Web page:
“Sky”               Ross Bleckner 1999

The September Issue: Elle
August 27, 2009

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Elle, Elle, Elle…was it just last year that your fall fashion issue featured Jessica Simpson on the cover in jeans and a flannel shirt? Well this year, you’ve stepped up with a major “get” and give us Jennifer Aniston in black strapless leather (provoking a WHO-WORE-IT-BEST frenzy in cyberspace since tabloid rival Angelina Jolie, who likes to wear the same things over and over on the red carpet, has donned the same look at least twice.) There was also an artyJennifer-Aniston-Photos_inmagblock black-and-white subscriber cover with a tighter shot of her in down-home  jeans and biker jacket and a Sharpie-scrawled “JENNIFER!” headline.  I guess the leather dress shot was just a fashion tease, because the portfolio inside is just the usual “dressed-down” T-shirt, jean shorts and work shirt. But back up just a minute, because way before the feature “well”, Elle does what it does best – distilling current trends (all 25…numbered!) and the myriad ways you can find them across all price points. These pages are succinct and placed in the front of the book, not shunted to the back pages like Vogue does. Even if you don’t buy their exact suggestions, the pages are so crisp that the mental image of number 9. Deep V-Neck Blouses or whatever is seared on the brain for handy reference later when you’re in the mall. Elle also has a sense of humor – in their full-on ’80s trend pages they cite “The People’s Princess” with witty houndstooth shoes and a tartan Bo-Peep jacket alongside more-often seen memes like “Pretty in Pink” and “Brat Pack”.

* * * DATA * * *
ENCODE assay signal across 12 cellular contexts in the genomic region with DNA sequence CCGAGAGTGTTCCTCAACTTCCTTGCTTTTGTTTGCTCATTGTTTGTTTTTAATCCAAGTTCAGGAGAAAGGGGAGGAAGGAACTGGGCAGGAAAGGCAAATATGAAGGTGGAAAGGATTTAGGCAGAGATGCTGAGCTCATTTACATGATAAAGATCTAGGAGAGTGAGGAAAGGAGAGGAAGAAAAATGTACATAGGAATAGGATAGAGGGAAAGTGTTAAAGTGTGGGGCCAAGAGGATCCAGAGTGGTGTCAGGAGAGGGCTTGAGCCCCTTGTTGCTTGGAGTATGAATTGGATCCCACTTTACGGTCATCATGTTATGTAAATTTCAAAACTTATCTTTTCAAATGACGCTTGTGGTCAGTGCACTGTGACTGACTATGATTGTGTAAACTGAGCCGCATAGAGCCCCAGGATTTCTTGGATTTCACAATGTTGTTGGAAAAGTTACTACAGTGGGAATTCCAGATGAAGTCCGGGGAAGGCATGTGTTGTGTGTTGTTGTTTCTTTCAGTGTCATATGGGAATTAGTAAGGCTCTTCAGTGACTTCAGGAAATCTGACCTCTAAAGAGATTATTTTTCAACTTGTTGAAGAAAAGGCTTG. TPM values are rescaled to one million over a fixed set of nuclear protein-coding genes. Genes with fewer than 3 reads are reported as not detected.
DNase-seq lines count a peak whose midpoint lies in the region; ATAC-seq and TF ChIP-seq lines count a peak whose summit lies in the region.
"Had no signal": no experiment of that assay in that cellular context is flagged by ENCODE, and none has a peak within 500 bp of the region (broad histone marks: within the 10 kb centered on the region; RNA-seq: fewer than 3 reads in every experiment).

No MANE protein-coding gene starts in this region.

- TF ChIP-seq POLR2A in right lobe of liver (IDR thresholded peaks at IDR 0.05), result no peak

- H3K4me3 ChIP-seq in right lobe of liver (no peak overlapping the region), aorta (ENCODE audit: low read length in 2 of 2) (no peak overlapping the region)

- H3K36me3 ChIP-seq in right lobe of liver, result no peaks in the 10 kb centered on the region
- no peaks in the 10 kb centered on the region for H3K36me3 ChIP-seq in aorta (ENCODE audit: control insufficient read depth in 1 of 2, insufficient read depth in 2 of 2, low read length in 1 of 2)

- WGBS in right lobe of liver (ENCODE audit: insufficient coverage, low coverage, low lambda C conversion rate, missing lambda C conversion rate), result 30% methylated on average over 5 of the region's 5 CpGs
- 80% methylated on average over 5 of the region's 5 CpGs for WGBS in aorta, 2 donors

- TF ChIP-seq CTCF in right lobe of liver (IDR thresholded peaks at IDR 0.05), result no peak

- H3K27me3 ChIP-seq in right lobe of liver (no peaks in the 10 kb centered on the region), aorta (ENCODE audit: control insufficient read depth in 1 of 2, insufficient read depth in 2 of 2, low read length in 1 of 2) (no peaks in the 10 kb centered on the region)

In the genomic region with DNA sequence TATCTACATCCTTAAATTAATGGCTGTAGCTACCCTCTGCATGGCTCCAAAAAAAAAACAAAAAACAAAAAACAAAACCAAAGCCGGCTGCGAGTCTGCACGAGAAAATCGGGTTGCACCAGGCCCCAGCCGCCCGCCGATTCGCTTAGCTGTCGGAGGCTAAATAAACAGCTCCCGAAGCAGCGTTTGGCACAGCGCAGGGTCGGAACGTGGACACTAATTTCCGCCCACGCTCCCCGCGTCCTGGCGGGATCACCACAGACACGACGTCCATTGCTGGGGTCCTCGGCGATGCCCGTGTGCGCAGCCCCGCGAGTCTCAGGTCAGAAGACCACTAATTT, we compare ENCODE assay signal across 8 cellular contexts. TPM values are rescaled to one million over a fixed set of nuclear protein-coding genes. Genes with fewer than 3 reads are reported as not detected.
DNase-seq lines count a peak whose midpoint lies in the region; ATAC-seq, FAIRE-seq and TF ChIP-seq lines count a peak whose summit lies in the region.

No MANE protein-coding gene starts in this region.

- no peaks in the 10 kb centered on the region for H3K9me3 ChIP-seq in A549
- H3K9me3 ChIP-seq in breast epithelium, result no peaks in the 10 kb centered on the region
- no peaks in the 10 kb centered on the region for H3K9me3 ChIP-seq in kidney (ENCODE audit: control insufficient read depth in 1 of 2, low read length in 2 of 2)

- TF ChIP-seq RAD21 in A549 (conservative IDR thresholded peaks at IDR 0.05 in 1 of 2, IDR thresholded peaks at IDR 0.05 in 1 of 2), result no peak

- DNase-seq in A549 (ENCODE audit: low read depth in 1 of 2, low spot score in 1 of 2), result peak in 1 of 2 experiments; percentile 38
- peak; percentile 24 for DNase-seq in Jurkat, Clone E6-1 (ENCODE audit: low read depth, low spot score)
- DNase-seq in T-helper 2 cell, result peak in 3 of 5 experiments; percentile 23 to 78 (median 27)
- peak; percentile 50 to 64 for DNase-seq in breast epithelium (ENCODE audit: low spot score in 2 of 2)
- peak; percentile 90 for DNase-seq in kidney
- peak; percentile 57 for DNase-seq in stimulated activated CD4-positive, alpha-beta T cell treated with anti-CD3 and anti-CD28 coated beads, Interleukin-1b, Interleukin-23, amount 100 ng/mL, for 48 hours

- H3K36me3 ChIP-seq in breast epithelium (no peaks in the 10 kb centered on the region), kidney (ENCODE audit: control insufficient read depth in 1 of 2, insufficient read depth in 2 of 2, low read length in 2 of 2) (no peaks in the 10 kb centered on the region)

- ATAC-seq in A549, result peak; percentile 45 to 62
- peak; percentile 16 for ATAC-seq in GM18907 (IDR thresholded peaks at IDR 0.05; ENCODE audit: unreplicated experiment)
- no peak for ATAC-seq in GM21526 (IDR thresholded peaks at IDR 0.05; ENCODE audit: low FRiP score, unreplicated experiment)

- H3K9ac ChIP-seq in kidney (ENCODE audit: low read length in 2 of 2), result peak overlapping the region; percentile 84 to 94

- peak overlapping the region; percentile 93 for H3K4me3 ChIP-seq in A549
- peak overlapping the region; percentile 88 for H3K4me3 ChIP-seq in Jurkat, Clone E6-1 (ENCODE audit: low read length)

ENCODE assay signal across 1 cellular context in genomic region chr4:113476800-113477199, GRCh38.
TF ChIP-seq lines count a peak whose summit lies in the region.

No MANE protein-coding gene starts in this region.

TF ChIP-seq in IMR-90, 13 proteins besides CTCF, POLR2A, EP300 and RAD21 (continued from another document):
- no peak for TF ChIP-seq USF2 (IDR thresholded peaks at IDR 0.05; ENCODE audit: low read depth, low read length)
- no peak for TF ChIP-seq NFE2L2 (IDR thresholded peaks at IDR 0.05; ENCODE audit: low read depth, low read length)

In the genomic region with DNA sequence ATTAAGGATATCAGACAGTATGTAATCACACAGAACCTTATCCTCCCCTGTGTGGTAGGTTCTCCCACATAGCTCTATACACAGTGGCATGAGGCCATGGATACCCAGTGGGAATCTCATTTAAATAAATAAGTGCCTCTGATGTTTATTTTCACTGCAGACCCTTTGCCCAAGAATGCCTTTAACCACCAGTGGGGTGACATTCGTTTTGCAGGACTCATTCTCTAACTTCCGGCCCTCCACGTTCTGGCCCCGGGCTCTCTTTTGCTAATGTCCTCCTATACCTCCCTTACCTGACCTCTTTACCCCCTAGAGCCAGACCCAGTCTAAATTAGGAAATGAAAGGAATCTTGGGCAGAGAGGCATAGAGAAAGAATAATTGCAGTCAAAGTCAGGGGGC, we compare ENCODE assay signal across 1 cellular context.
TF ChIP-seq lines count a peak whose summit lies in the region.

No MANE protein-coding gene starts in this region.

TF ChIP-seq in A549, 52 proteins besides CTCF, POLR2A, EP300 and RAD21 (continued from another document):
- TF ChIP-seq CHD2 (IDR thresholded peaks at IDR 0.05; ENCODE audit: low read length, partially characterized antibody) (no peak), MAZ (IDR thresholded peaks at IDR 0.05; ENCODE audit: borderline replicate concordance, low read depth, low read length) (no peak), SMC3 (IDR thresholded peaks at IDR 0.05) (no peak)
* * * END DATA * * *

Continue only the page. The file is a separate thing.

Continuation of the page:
So the front-of-the book pages are loaded with “merch” but it’s all so festive it comes off as great reader service not overweening commercialism. Farther along things get more problematic, when in the middle of endless bucolic outdoor portfolios (not one fashion shoot was done in studio), you linger over a beat-of-the-city-chic story and then notice all the clothes in the entire 10-page spead are by, um, Tommy Hilfiger.  This is directly followed by a four-page Marc Jacobs”beauty” portfolio touting Lola, his new frangrance, which includes the requisite portrait of Jacobs as well as a model dreamily lolling around in a blanket of roses with an oversized version of the perfume’s bottle.

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I guess it’s like those irritating pop-ups for this weekend’s rom-com when you’re just trying to read the LA Times online or like more product-placement wedged into your favorite sitcom since most people speed through the commercials when they get around to watching them on their DVR.  I know it’s tough out  there for magazines but I hope Elle at least got Tommy to chip in on the production costs of the “feature.”